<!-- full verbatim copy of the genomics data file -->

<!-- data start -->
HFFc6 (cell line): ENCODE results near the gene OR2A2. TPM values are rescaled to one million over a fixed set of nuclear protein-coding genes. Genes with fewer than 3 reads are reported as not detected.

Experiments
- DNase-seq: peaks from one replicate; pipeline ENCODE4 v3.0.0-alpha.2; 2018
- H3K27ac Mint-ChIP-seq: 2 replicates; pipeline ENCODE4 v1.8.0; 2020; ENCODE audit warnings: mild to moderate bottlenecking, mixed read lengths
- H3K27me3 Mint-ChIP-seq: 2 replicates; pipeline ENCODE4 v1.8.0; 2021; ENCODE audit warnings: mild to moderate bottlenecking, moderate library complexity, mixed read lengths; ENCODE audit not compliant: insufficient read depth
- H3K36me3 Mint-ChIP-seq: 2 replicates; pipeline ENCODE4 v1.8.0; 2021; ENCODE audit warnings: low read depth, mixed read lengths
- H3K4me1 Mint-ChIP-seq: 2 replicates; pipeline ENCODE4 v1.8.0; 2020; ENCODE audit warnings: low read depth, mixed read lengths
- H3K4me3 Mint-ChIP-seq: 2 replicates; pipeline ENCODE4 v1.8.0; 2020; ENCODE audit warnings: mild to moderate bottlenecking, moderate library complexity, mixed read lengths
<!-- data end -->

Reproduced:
HFFc6 (cell line): ENCODE results near the gene OR2A2. TPM values are rescaled to one million over a fixed set of nuclear protein-coding genes. Genes with fewer than 3 reads are reported as not detected.

Experiments
- DNase-seq: peaks from one replicate; pipeline ENCODE4 v3.0.0-alpha.2; 2018
- H3K27ac Mint-ChIP-seq: 2 replicates; pipeline ENCODE4 v1.8.0; 2020; ENCODE audit warnings: mild to moderate bottlenecking, mixed read lengths
- H3K27me3 Mint-ChIP-seq: 2 replicates; pipeline ENCODE4 v1.8.0; 2021; ENCODE audit warnings: mild to moderate bottlenecking, moderate library complexity, mixed read lengths; ENCODE audit not compliant: insufficient read depth
- H3K36me3 Mint-ChIP-seq: 2 replicates; pipeline ENCODE4 v1.8.0; 2021; ENCODE audit warnings: low read depth, mixed read lengths
- H3K4me1 Mint-ChIP-seq: 2 replicates; pipeline ENCODE4 v1.8.0; 2020; ENCODE audit warnings: low read depth, mixed read lengths
- H3K4me3 Mint-ChIP-seq: 2 replicates; pipeline ENCODE4 v1.8.0; 2020; ENCODE audit warnings: mild to moderate bottlenecking, moderate library complexity, mixed read lengths